Grovesner says, ‘I managed to solve the problem.’

More in The Enquirer…


Sudoku got your number?

Frustrated? Confused?

Don’t worry. Sudoku has a habit of sticking it to newbies. But the more you play our new daily mindteaser, the better you get. And to provide a little more background — including a tip from a Sudoku master — The News Observer came up with a list of FAQs.


The All New Sudoku Daily Challenge!

If you haven’t yet subscribed to The Sudoku Daily Challenge, now is a great time to do so!

Our software is fully updated, and the puzzles and bigger and badder than ever!

Just fill in your name and email address in the box at the top right of this page, and click on the Subscribe button.

You will get a daily email with not one but two graded puzzles to keep you challenged. Don’t miss out! Sign up right now – you are just seconds away from your first Sudoku Daily Challenge email!


Sudoku in the Best Seller lists

The Sudoku craze is filling the best seller lists with Sudoku-related books.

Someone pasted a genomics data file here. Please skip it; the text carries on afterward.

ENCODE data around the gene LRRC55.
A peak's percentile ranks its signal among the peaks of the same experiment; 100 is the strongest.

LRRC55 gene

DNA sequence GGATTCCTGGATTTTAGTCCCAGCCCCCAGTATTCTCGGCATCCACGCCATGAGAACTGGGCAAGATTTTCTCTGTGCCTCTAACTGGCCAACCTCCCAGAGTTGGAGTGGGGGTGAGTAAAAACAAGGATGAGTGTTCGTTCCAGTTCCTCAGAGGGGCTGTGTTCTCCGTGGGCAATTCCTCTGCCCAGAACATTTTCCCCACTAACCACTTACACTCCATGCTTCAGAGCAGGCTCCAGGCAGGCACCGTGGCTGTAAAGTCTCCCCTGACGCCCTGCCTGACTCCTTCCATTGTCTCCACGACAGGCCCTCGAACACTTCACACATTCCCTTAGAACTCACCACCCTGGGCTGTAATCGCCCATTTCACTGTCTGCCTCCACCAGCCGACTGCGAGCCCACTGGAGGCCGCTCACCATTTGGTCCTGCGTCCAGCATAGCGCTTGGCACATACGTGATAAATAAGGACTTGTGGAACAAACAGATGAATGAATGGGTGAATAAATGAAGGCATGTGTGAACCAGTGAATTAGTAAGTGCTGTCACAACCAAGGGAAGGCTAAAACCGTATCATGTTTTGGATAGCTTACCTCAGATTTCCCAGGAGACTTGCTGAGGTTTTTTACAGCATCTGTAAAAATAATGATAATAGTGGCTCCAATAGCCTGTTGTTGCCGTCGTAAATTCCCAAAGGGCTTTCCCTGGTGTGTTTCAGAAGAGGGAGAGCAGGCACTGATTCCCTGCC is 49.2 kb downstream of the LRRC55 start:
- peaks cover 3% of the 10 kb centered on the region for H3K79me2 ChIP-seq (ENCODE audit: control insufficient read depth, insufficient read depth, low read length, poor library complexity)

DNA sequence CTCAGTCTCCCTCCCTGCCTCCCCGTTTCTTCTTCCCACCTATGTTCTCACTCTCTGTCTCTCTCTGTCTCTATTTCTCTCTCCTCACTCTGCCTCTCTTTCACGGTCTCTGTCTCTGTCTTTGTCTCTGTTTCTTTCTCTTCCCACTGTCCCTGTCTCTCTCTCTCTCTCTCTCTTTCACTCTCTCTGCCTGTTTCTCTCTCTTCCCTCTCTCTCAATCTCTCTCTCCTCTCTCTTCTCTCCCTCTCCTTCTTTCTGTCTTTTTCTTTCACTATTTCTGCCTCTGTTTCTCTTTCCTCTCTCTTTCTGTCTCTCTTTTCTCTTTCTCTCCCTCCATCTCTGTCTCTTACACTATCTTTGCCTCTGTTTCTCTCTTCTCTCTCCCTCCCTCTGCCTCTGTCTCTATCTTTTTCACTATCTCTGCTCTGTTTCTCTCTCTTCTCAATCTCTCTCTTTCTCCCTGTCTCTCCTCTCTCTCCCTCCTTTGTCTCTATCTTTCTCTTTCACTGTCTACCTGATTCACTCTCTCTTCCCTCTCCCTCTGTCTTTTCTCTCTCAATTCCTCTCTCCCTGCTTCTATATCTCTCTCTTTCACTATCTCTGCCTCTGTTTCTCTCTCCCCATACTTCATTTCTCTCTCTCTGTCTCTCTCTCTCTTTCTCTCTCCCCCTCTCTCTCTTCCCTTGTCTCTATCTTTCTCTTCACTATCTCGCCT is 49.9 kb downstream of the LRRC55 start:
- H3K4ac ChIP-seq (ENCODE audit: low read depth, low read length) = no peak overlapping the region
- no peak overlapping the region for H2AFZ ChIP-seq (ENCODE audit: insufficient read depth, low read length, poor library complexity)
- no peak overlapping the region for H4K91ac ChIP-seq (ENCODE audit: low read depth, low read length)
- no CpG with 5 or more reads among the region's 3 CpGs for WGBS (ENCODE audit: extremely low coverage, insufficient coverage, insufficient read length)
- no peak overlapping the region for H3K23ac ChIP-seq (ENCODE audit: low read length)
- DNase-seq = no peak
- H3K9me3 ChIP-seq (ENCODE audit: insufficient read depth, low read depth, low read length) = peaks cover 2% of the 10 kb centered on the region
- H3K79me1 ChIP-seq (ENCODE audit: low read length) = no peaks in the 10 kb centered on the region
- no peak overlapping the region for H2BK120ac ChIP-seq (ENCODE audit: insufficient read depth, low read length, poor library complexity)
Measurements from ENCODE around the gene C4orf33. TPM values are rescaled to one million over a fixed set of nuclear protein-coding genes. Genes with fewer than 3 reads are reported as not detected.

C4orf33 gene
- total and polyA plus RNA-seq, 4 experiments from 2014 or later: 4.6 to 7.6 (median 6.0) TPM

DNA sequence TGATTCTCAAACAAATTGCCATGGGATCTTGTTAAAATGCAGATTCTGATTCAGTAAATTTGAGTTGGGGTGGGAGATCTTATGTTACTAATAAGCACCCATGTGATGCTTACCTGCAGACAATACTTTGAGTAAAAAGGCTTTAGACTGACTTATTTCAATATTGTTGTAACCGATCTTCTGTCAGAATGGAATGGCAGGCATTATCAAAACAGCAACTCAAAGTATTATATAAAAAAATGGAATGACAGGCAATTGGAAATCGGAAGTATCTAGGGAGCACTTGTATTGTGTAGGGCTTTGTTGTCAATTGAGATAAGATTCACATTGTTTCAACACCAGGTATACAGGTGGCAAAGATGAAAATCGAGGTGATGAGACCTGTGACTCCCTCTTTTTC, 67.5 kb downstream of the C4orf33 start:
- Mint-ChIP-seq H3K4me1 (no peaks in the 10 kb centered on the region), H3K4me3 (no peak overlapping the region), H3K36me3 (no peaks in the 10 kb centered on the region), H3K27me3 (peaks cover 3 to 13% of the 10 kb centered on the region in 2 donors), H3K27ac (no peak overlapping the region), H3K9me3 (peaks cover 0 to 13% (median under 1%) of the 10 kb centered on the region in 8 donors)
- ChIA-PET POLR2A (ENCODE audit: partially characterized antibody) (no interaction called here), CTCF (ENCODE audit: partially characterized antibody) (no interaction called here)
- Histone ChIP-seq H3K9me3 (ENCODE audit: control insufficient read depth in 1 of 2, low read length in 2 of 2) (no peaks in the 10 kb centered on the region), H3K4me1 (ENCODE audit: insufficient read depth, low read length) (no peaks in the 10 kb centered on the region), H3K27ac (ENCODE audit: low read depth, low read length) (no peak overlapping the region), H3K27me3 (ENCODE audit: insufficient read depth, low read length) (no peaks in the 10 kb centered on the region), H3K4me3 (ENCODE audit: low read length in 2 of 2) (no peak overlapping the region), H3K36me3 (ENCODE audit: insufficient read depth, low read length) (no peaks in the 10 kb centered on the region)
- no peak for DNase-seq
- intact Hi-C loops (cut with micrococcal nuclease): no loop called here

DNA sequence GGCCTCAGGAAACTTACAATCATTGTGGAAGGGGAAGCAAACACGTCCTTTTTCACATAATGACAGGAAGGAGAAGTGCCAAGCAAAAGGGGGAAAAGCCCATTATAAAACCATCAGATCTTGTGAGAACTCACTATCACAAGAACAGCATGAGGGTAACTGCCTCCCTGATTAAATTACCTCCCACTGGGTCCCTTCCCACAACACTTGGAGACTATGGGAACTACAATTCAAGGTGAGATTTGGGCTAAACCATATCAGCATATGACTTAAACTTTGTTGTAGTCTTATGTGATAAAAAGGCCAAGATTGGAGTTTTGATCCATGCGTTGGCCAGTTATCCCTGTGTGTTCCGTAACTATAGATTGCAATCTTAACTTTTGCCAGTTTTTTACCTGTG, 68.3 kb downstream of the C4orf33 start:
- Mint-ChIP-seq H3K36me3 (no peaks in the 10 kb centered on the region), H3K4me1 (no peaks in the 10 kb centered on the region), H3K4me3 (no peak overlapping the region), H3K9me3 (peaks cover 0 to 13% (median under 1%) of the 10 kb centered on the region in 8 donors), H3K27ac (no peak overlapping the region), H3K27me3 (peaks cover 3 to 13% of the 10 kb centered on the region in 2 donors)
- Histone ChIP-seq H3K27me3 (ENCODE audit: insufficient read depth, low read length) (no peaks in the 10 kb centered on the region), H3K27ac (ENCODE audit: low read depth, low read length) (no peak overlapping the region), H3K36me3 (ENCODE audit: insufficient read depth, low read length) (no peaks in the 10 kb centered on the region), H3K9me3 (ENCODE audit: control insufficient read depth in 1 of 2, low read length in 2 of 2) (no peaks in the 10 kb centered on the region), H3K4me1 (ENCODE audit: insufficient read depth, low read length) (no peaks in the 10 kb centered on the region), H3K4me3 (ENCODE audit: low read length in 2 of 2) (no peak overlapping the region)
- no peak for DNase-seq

‘I can’t think of a puzzle book that has sold like this,’ said Ethan Friedman, who edits The New York Times crossword puzzle books for St Martin’s/Griffin Press, including two volumes of sudoku with introductions by Times crossword guru Will Shortz.
‘This is a publishing phenomenon,’ said Friedman. In all, nine sudoku books are planned.

Nielsen BookScan, which lists 10 sudoku titles, estimates that they sold a combined 40 000 copies in the US last week. The only books that sold more were JK Rowling’s Harry Potter and the Half-Blood Prince and Kevin Trudeau’s Natural Cures They Don’t Want You to Know About.

Three weeks ago, no sudoku books were on USA Today’s top 150 list. Now, there are six. “

“It could flame out, but based on everything I’ve been able to discern so far, sudoku is a keeper,” Barnes and Noble company president Esther Margolis said. “It’s the kind of puzzle that seems to be so intriguing and satisfies such a wide age range.”

More from…